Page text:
Best Foods for Oral Health
The best foods for oral health provide a variety of nutrients that promote healthy teeth and gums. When you eat or drink, the environment in your mouth becomes acidic as part of your body’s natural digestive process. Bacteria that live in the mouth break down sugars, flours, and starches while you eat and drink and produce acid, lowering the pH levels of the mouth.
Therefore, following a balanced diet of fruits, vegetables, protein-rich foods, calcium-rich foods, and whole grains is optimal for maintaining a healthy smile and body.
Build for a Tooth-friendly Diet
- Foods high in vitamin D3 support tooth strength and remineralization to protect against cavities. Vitamin D is one of the nutrients responsible for delivering calcium to your teeth (along with vitamins A, magnesium, and K2). Popular foods rich in vitamin D3 include tuna, cod liver oil, egg yolks, and canned sardines
- Vitamin K2 is a lesser-known nutrient that is vital for building tooth structure. If you’re K2-deficient, your teeth and bones will become weaker over time. Additionally, your risk of most chronic diseases goes up (not just cavities). Since your body cannot easily convert K1 (kale) into K2, it is a good practice to supplement, especially if you’re on a plant-based diet. Foods highest in vitamin K2 include natto, cheese, grass-fed butter, and egg yolks.
- Calcium is a key nutrient your teeth need from the inside out. Higher calcium intake reduces your risk of gum disease. If you’re taking a calcium supplement, ensure you’re also getting plenty of vitamins D3 and K2 since they work together. Calcium-rich foods include chia seeds, beans and lentils, collard and leafy greens, and edamame.
- When you consume probiotics, you’re supporting both your oral and gut microbiome. Healthy bacteria are necessary for flushing out anything that leads to cavities and gum disease. The added advantage is that they keep your breath fresh! Examples of probiotic foods include fermented pickles, kombucha, and sauerkraut.
Eat A Rainbow
Eat a Rainbow is nutritional advice often used with little ones, but it is also good advice for adults. Every produce item contains micronutrients (nutrients other than proteins, fats, and carbohydrates).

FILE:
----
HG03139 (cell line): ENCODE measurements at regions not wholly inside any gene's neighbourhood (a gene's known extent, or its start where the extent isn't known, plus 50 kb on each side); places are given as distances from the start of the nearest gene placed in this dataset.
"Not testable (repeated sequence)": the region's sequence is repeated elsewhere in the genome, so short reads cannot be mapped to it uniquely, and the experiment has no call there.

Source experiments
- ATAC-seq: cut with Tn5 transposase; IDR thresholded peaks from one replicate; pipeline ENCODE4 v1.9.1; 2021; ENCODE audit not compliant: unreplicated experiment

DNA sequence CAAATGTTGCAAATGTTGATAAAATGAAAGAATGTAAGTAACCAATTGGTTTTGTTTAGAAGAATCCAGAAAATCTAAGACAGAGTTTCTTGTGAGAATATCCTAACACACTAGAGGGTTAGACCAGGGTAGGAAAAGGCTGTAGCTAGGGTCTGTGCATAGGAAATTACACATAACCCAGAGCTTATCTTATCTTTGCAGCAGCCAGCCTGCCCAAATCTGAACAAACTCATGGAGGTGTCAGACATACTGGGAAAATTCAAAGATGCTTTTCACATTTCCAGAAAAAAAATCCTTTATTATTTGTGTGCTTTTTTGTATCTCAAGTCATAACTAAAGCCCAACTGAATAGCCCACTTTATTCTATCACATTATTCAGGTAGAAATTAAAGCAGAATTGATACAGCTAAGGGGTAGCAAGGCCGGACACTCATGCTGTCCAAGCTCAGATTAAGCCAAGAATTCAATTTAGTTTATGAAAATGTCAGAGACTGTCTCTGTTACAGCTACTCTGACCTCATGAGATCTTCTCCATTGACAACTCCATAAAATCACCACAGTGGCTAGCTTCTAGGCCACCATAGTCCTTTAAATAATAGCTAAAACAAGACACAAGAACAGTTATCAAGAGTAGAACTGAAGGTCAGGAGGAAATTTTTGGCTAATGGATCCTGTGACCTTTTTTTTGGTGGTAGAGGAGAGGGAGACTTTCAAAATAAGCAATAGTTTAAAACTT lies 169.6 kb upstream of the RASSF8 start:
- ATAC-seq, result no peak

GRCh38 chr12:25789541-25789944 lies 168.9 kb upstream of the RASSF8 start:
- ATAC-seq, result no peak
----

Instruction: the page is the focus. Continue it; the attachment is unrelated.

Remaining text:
When you eat plant-based food, its color represents the phytonutrients it contains. Deep, vibrant fruits and vegetables get their colors from antioxidants (like carotenoids and flavonoids) that support overall health.
Let’s look at what each color in the rainbow of food represents.
Purple and Blue Colored Foods
Purple and blue fruits and vegetables are rich in antioxidants called anthocyanins and resveratrol.
These nutrients are specifically known for their cancer-fighting and anti-aging properties. They’re also great for keeping your brain sharp!
Examples include: red cabbage, purple cauliflower, blackberries, blueberries, eggplant, grapes, prunes, and plums.
Green Colored Foods
Green vegetables and fruits are rich in essential nutrients, such as lutein, isoflavones, vitamin K1, isothiocyanates, folate, and sulforaphane. Green produce supports mental health, immune function, cardiovascular health, strong bones, healthy pregnancy, and overall health.
Examples include: kale, spinach, broccoli, avocados, asparagus, green bell peppers, limes, zucchini, and so much more.
Yellow and Orange Colored Foods
Yellow-colored produce often contains lutein and zeaxanthin, which are great for the skin, eyes, brain, and heart.
Orange foods often have these nutrients plus beta-carotene, vital for good vision. Some foods may also contain curcuminoids, powerful disease-fighting antioxidants.
Examples include: turmeric, oranges, mangoes, grapefruit, carrots, sweet potatoes, bananas, yellow bell peppers, pears, lemons, pineapple, summer squash, and golden apples.
Red Colored Foods
Anthocyanidins and lycopene are two antioxidants found richly in red fruits and vegetables.
These protect your heart and brain, improve your immune system, and may also reduce your risk of cancer.
Examples include beets, red bell peppers, apples, cranberries, grapes, cherries, tomatoes, plums, pomegranates, raspberries, and strawberries.
Learn More About Good Foods for Oral Health with Doctor Staci
Supporting your gut and oral microbiomes is the key to overall health. Doctor Staci regularly posts tips and advice for parents who want to follow a tooth-friendly diet for their little ones.